in the world market, and the failure of Congress
to pursue sensible economic policies in recent years, has cost you plenty.
You're paying more for credit card interest, loans and mortgages
because financial markets have been roughed up by Congressional stupidity.
Roughly a million more people would be working now if Congress
had been doing ITS job.
Roughly $400 billion was lost in national economic growth—if
you think of it as every household flushing $3,000 down the toilet, you're on the
Why do we keep re-electing the people who won't do The People's
Suddenly, I want to live in Iceland. At least for a year or so, long enough
to join the crowd and publish my book.
Turns out that 1 of every 10 Icelanders has published a book, it's like
the national hobby or something, the BBC says you shouldn't be surprised if
your tax driver starts quoting his own poetry while he's driving you to your
In Iceland, your grocery store bagger may be mystery writer.
Many folks in Iceland publish their latest tomes at Christmastime, in
some families they take turns, Mom publishes this year, Dad's up next year, the kids are next....
In fact, so many Icelandic authors put their latest oeuvres on the
shelves at Christmastime, there's a word for it in that book-loving little
Some states that eat in the federal
trough, like Wyoming and Arizona, are having a tough time in this hateful
government shutdown that has closed national parks.
National parks are operated with
federal dollars, but they generate tourist revenue that largely goes into state
Now, a piece on DailyKos.com
underlined the obvious: Wyoming and Arizona are "red states"…their
voters went for Romney in the 2012 elections that gave a re-election mandate to
And both Wyoming and Arizona are
among the 32 states that receive more federal benefits per capita than they pay
in federal taxes and fees.
Now, some states are using their own money to re-open national parks
until Congress gets its act together.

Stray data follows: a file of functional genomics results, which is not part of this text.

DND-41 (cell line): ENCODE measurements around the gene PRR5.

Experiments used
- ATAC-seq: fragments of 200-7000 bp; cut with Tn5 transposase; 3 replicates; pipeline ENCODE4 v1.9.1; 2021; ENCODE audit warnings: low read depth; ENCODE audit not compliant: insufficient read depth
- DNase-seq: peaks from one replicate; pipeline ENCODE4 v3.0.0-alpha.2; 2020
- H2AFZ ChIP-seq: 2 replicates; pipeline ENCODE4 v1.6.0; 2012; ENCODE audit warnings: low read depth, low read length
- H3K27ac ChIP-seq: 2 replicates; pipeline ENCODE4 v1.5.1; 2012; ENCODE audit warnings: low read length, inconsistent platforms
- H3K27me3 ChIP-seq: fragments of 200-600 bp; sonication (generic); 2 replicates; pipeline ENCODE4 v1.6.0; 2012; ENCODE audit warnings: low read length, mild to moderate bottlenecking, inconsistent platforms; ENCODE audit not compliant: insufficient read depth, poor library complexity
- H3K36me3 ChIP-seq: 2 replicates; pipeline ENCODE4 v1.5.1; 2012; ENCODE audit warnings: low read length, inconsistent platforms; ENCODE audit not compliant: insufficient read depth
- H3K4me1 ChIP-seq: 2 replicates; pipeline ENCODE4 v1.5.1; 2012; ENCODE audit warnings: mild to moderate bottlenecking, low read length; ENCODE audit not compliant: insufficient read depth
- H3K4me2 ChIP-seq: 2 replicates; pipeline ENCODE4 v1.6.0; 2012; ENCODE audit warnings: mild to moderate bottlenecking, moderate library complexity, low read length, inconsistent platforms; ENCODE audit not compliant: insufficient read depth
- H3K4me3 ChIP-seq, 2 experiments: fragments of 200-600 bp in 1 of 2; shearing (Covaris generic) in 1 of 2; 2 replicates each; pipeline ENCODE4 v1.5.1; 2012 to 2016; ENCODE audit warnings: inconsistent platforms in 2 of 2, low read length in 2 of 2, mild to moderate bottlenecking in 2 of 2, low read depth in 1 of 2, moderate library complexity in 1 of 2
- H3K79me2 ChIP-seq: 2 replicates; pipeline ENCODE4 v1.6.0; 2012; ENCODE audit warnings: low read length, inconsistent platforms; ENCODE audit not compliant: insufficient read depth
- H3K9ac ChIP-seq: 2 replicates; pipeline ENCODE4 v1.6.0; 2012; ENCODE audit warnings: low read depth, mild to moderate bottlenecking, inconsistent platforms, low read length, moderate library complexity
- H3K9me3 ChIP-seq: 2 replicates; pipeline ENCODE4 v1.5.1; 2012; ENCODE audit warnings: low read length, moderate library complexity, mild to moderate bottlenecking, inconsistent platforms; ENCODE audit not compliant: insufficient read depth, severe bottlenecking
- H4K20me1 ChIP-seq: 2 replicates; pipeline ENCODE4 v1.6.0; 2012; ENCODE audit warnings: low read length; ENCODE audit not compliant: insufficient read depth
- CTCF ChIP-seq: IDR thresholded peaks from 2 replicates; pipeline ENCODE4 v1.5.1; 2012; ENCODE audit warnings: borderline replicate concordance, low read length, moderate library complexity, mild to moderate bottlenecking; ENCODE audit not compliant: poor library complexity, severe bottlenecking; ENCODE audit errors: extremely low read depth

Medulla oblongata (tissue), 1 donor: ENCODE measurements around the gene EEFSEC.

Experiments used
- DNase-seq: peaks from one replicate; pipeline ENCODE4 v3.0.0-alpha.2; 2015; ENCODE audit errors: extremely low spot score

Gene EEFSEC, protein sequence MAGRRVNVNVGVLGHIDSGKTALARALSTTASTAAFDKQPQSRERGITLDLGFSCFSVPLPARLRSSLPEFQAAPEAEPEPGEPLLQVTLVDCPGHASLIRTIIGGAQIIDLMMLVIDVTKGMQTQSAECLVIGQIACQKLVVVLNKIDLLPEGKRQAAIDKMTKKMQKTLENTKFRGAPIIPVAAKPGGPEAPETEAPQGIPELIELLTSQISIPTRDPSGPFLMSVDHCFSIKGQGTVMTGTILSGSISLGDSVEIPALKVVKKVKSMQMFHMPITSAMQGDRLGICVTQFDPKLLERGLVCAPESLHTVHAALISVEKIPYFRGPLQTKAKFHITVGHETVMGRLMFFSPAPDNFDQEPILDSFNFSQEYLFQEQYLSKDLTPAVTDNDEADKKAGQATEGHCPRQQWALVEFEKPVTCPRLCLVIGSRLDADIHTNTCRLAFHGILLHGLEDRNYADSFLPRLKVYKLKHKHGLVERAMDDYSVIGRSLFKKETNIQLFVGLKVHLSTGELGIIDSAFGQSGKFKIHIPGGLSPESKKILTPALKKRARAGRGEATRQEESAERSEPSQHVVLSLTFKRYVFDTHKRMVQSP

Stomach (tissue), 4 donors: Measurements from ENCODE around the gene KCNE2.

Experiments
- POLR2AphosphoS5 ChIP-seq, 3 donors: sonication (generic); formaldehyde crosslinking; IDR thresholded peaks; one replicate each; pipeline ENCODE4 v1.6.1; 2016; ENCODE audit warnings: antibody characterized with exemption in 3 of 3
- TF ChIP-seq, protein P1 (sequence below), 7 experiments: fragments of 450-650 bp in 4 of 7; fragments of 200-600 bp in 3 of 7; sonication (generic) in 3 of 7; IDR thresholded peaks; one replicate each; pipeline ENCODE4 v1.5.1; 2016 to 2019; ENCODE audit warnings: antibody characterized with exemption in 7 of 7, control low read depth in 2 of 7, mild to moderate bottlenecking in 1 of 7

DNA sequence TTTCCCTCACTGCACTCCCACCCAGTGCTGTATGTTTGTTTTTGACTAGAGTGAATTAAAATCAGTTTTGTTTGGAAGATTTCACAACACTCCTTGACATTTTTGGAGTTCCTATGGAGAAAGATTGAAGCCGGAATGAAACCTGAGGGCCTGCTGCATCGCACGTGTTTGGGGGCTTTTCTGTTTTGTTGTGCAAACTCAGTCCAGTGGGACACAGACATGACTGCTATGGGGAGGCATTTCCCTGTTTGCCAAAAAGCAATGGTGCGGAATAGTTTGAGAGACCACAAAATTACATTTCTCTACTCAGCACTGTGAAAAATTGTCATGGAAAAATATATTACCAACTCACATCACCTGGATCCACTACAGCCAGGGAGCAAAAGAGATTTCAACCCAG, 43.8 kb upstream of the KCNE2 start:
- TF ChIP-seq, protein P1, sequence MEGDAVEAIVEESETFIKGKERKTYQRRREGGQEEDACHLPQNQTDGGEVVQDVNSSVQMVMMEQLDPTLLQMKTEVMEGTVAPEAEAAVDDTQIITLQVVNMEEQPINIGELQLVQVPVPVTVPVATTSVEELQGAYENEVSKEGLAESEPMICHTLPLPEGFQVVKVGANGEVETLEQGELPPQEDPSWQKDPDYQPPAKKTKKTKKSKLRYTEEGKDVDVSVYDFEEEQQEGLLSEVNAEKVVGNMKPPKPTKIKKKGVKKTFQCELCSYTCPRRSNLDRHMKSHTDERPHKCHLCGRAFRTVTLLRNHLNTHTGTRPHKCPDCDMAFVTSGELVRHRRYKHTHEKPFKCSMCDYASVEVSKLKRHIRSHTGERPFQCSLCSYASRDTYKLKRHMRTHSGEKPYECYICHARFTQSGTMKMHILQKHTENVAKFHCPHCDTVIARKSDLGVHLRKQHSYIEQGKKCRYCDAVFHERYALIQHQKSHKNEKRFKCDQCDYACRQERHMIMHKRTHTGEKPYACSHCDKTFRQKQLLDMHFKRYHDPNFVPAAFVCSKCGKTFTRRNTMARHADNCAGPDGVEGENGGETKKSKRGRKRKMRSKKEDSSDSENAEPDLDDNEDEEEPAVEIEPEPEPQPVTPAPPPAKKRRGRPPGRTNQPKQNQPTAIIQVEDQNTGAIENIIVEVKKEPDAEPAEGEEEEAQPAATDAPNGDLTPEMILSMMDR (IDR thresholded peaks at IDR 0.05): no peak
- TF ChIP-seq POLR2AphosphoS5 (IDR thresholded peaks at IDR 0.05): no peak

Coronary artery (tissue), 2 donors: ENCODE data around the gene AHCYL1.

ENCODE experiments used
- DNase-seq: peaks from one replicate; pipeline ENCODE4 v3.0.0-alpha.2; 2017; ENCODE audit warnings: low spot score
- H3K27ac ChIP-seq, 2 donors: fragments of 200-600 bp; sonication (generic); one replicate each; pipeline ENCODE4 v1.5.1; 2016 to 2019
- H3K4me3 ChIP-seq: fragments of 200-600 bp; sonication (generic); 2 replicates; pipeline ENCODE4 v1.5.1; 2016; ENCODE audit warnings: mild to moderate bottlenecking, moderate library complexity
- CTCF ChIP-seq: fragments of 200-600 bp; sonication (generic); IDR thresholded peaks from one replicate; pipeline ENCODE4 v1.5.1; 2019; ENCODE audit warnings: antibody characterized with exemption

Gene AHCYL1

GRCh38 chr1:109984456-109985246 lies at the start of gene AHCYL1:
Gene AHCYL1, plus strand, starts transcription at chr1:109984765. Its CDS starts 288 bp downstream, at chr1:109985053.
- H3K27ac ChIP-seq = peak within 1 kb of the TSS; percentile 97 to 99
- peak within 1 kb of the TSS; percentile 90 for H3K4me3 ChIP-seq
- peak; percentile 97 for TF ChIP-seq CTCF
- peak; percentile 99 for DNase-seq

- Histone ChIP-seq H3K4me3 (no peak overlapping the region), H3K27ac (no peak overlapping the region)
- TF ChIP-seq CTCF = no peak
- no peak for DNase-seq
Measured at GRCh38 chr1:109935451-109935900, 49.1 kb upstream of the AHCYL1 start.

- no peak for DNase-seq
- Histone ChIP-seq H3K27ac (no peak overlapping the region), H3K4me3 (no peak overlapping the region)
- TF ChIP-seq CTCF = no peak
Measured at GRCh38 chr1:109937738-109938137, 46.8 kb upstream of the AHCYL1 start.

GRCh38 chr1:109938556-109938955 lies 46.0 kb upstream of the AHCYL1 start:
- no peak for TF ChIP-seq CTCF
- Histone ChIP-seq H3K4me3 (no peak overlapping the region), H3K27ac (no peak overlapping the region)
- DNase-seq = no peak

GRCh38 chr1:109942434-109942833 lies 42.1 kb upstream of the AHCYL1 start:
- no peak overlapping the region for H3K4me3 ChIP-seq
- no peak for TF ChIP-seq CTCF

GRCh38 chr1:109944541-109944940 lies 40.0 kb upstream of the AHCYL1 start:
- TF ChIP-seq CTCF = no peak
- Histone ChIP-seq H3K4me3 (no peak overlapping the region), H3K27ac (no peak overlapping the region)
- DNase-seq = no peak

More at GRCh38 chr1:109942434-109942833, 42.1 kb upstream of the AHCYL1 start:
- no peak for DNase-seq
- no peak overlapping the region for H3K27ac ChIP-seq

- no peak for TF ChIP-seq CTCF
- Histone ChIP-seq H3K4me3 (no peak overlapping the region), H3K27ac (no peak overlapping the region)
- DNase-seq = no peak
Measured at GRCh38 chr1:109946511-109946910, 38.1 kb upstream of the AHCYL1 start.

But—Wyoming Gov. Matt Mead groused about the park shutdown in his
state, but his spokesman said: “Wyoming cannot bail out the federal government
and we cannot use state money to do the work of the federal government.”
Apparently Mead is OK with the federal government (that is, you and me and all
of us) bailing out the good folks in Arizona every day, every week, year after year….
Arizona Gov. Jan Brewer wants to restore her state's tourist revenues
from the Grand Canyon, but she refused to pony up the $112,000 A DAY that the federal government spends to keep Grand
Canyon National Park open. She authorized a partial re-opening, using $93,000
Arizona dollars daily, and her spokesman explained, “The daily cost difference
is enormous, especially without assurances that Arizona will be reimbursed."
Would YOU like a little reimbursement for the piece of YOUR federal income tax
that helps keep the Grand Canyon open to the public?
I want Gov. Brewer to step up to the mike and announce that she's going
to send some of that Grand Canyon tourist revenue to Washington to help pay for
water supply management in Arizona, or something like that….
This kid wants to see the animals. That's why he got all dressed up.
Keeping zoos open isn't the highest
and noblest function of our government….
But this is the hateful, stupid, annoying,
unbelievable, dispiriting kind of fallout we get when our representatives in Washington
play dangerous political games, and leave the rest of us twisting slowly in the
Why do we keep re-electing these people
who won't do The People's business?
Our gerrymandered, corrupted primary election system allows a minority of partisan
ideologues to "pack" the House of Representatives with elected reps
who are beholden to them.
In this clearly written analysis, George Friedman of Stratfor.com
argues that "safely" elected congresspersons are the fundamental
cause of the hateful congressional gridlock and doctrinaire obstructionism
which has led to the current shutdown of American government.
Take a few minutes to read it through. You won't be glad you did, but
you'll be a bit better informed….
Why do we keep re-electing the people who won't do The People's business?
"The Roots of the Government Shutdown" is republished with
permission of STRATFOR.